First thing in the morning, then along about noon and then last thing in
evening. And we had to double-time everywhere we went. When we had our
meals we had to eat a square meal. That meant sitting on the last four
inches of your chair, perfectly straight. Every movement you made ended up
with a ninety-degree movement. And that’s the way we had to eat. Needless
to say we about starved to death. We could never get food passed to us . .
. because we had to learn all this stuff about passing the food on over.
There was one upper classman at each table to see that we ate a square
If we didn’t they’d give us a gig. Every gig you got you had to walk an
hour at strict attention in full dress. Twenty-one steps one direction and
then a 180-degree turn. Stand for, I don’t know, two or three seconds and
then walk back again. And we had to do that for an hour for every gig we
got. Needless to say, more people walked that ramp than got the Saturday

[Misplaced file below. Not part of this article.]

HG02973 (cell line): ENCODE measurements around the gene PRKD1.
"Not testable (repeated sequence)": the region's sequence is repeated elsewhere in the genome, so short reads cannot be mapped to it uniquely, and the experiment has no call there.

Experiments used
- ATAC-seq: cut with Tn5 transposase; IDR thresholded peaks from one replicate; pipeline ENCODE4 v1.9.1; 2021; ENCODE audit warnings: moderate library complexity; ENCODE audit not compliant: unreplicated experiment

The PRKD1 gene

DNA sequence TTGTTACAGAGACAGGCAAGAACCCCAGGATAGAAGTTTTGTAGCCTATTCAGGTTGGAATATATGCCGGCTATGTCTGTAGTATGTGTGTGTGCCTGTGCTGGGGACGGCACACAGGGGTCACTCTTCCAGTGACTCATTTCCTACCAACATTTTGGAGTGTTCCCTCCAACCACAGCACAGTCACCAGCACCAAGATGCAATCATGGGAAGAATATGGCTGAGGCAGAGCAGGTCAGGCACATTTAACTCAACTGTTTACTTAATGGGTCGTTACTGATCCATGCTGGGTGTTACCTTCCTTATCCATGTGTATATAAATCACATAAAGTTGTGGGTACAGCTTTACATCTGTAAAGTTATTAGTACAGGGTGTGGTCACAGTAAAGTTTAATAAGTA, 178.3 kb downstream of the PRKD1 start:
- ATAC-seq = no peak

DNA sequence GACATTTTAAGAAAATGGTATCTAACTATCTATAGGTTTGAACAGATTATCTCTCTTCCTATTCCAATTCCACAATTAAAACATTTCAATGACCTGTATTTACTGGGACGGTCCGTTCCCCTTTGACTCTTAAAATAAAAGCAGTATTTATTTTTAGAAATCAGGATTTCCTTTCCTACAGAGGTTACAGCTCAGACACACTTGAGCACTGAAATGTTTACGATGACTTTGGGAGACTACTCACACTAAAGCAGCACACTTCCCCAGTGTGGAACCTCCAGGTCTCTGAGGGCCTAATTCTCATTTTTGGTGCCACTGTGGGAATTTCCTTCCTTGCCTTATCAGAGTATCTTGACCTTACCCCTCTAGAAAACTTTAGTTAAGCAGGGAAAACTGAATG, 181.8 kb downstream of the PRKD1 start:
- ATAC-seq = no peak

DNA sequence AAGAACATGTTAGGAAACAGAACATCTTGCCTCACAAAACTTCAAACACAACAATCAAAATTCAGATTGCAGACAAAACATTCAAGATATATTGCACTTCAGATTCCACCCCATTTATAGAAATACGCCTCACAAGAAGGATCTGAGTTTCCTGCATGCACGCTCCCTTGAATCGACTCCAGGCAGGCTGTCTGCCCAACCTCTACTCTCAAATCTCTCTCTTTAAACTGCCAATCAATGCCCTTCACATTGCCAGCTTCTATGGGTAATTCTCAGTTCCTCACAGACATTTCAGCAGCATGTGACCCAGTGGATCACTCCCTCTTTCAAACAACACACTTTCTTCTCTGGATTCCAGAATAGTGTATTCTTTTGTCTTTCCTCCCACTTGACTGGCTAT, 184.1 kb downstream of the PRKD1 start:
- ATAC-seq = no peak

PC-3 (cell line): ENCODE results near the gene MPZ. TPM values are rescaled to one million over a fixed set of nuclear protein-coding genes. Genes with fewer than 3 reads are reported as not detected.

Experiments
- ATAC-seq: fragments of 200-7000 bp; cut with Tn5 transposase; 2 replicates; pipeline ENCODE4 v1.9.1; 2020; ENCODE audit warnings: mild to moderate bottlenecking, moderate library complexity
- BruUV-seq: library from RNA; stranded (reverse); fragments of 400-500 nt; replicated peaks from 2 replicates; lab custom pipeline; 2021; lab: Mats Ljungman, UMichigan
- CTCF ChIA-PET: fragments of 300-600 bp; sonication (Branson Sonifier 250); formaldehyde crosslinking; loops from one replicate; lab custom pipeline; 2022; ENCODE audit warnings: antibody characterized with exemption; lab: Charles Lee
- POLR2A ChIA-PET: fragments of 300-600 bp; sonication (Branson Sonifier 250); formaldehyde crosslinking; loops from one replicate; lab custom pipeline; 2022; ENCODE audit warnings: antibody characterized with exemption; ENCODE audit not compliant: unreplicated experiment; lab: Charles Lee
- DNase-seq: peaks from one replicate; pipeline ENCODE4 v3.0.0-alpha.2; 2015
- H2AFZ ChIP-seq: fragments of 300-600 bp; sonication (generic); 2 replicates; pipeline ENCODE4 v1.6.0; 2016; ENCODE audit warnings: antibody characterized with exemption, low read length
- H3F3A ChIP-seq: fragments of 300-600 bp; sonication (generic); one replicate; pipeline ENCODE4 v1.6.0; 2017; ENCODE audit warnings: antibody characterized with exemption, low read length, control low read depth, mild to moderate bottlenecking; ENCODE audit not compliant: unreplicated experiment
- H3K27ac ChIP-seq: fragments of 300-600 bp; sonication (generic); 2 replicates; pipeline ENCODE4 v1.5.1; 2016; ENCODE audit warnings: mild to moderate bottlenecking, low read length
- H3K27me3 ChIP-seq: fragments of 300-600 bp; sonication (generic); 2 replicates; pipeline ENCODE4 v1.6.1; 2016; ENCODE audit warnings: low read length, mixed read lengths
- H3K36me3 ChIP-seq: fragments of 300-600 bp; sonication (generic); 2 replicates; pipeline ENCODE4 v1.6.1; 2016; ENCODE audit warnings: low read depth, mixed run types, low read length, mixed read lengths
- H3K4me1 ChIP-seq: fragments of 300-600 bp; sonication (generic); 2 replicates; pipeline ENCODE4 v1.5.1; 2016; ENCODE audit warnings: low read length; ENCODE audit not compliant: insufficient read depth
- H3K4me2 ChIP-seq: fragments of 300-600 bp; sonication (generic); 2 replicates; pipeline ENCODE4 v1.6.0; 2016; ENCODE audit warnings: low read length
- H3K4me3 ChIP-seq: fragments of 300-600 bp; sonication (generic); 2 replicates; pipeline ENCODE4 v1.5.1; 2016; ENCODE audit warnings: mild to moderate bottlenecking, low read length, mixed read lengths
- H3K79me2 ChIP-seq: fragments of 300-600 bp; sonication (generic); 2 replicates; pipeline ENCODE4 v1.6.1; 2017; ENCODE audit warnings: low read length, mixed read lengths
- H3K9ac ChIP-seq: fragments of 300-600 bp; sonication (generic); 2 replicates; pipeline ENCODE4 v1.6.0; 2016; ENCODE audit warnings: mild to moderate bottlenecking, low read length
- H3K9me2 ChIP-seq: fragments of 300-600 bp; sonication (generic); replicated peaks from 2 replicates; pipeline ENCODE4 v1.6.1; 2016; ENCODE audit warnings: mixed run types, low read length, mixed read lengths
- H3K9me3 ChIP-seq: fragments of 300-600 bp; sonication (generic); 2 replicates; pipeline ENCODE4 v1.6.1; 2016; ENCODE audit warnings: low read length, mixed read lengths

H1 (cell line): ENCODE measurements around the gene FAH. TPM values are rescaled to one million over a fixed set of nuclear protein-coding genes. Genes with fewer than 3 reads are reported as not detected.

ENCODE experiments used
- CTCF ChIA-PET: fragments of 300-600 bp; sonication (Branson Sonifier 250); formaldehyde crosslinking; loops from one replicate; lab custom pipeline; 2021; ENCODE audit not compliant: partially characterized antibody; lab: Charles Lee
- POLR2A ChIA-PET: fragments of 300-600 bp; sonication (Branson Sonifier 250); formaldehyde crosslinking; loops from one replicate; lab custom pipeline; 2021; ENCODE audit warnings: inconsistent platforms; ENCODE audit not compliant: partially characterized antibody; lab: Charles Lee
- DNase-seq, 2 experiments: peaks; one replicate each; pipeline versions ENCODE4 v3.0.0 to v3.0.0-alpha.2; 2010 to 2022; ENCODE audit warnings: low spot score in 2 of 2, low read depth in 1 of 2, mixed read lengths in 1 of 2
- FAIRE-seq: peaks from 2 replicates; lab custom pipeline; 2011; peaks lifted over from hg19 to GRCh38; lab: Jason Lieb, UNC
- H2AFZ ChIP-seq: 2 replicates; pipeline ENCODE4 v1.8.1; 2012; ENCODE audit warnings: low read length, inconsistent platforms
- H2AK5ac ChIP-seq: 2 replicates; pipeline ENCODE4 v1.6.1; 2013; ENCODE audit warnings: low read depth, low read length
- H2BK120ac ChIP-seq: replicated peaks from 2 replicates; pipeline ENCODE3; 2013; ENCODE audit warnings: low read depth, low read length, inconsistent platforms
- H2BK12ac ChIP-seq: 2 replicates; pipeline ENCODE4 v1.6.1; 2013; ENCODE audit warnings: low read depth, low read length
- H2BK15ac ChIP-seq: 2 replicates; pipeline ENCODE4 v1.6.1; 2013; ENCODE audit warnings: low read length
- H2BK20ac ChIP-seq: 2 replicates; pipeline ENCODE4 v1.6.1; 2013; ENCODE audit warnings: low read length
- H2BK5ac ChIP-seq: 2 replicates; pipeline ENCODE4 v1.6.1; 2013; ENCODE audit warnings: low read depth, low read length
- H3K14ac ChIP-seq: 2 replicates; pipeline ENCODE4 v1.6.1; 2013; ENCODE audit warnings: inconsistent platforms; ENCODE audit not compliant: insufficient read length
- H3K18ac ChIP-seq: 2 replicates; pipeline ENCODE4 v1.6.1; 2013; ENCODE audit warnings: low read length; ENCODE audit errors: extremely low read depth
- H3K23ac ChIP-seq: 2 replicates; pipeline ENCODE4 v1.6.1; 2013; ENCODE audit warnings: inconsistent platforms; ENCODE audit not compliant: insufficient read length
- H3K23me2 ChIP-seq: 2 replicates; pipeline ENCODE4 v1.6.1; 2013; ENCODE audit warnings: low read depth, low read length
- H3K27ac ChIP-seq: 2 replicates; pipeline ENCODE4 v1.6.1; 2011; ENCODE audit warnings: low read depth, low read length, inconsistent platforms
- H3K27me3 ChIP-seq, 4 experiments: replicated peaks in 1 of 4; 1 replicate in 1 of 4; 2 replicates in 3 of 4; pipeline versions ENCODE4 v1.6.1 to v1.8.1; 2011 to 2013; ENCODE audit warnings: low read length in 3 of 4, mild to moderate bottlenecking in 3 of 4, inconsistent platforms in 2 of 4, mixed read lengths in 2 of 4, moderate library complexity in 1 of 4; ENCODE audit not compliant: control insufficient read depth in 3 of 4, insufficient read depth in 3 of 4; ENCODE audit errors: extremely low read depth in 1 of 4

Sunday afternoon off. Cause that’s when you had to do it. And that was all
before the war started.
A BUNCH OF HICKS
The reason we were sent down
to Montgomery is that our field hadn’t been
finished. We had to wait there until our barracks were finished. Then they
sent us down to Ocala, Florida and that was primary training. We were in
with a bunch of guys from the Citadel and they were real tough military
guys. They’d gone through several years of military training so they were
pretty tough. And we were a bunch of hicks from Indiana who’d never had
military training. Very few of us were in enough condition to have a
parade. So the Citadel guys took over. They were all the officers of the
cadet group. They divided us up into smaller groups and the group that I
was in went to Ocala. We went to two or three different primary schools
over the South. And got our para-training there and then we went to Shaw
Field in South Carolina. That was basic training and then we went to
advance and started flying twin engines. So that meant we weren’t going to
fighter school at all. We were going to go to the bigger airplanes . . .
bombers and whatever. I graduated from Moody Field and got my wings and my
2nd Lieutenant Commission. So when I got out I was assigned to a troop
"Halfway through on a BT-15"
|In primary at Ocala we got to solo and went to basic
training in PT 17s.
That was the faster, heavier airplane. Vultee Vanguard BT-13s and BT-15s.
Single wing, low-wing types similar to the AT-6 and so forth. But then we